Date: Sun Dec 26 1993 17:47:10
From: Thomas Yoha
Subj: ICE AGE HORSE
As seen on the wires of the Associated Press;
Sunday, December 26, 1993
DATELINE: WHITEHORSE, Yukon Territory
SCIENTISTS DATE HORSE IN YUKON TO ICE AGE
Carbon dating on the remains of a horse found last fall near the
Alaskan-Canadian border show it died 26,000 years ago, experts
said, making it one of the best-preserved Ice Age animals ever
discovered in North America.
The dark chestnut hide is complete with blond mane and tail. Also
recovered were a right foreleg with the flesh remaining, a couple
of bones and stomach contents.
Miners found the horse near Dawson City, 340 miles north of
Experts believe it may have died in a creekbed and that an
overhanging bank collapsed on it, preserving it through the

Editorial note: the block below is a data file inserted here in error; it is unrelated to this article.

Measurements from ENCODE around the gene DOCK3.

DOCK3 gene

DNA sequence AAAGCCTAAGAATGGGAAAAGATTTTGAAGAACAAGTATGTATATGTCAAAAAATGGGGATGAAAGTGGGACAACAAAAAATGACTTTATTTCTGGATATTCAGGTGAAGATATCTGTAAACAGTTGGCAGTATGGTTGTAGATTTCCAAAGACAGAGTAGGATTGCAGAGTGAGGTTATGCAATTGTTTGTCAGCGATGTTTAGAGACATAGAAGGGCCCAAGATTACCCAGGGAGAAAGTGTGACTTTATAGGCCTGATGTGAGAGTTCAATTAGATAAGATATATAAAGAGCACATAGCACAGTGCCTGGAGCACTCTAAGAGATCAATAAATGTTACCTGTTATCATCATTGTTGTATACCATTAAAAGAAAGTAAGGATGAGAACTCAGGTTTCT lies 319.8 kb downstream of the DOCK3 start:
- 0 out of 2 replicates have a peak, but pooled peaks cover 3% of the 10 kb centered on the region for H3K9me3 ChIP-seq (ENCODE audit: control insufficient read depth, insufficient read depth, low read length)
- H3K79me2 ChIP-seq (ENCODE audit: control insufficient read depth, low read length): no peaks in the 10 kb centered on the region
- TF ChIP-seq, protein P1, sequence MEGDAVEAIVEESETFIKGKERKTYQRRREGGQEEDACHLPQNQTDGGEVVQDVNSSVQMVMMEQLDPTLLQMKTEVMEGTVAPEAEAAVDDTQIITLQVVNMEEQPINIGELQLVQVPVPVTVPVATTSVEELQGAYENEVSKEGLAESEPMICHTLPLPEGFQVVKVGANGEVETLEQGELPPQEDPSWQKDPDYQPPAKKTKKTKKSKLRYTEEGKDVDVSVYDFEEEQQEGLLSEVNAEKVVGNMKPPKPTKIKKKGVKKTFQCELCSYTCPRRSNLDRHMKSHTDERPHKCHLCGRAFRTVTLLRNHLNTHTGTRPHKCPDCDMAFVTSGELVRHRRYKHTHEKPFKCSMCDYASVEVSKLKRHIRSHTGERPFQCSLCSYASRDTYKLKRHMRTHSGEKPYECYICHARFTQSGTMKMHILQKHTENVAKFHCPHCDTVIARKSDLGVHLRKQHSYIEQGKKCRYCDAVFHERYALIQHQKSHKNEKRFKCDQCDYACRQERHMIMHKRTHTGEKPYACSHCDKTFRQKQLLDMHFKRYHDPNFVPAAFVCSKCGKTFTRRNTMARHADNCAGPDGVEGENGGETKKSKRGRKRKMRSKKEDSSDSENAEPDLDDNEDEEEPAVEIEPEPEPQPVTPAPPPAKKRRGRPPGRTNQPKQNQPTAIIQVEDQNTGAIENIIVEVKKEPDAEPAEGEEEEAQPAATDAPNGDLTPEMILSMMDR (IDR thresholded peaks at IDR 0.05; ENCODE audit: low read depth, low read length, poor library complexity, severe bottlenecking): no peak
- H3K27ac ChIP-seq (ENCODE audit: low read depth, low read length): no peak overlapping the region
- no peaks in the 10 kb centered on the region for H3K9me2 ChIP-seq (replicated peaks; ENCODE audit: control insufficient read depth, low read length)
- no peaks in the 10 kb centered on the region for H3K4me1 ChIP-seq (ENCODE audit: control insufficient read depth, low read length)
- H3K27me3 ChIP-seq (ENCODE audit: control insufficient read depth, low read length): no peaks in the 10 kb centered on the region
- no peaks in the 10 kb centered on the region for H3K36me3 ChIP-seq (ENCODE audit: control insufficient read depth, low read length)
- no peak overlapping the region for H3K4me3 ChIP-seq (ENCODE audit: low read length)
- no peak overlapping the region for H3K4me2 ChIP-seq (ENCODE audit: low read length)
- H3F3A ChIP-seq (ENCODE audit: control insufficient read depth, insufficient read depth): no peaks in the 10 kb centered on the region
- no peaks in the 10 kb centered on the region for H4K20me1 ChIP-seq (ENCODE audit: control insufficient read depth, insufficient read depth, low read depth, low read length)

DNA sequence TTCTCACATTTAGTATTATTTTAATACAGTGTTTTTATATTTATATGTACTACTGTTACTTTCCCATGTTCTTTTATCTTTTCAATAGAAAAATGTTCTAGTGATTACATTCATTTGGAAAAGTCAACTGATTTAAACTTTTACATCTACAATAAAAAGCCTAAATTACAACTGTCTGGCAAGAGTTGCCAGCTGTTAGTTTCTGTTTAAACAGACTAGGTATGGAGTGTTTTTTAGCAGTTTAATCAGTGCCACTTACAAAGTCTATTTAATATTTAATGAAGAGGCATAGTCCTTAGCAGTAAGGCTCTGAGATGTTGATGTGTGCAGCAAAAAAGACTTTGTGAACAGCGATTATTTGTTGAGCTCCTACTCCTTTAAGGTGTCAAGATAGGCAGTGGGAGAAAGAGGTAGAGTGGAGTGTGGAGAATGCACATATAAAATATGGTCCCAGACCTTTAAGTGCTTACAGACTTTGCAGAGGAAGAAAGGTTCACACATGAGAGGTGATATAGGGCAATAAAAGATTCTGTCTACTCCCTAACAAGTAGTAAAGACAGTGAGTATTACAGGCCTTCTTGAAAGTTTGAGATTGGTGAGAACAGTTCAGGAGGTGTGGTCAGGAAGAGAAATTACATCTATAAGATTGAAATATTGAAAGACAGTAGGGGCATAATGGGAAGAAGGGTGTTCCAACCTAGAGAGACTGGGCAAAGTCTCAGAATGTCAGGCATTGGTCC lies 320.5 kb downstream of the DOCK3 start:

"This is a very significant find in terms of understanding Ice
Age animals, and it gives us a window into life in the Ice Age,"
Yukon government archeologist Ruth Gotthardt said last week.
She said artists' depictions have shown the small Ice Age horse
as having a short mane and tail, but this animal had a long mane
and tail and beautiful coat.
The remains were so well-preserved that intestinal membranes are
distinguishable, complete with digested food. And it still
smelled strongly of dead horse, she added.
"We collected enough dung for specialists in botanical fossils
and pollen to see what these animals ate," Gotthardt said.
Transmitted: 93-12-26 06:41:24 EST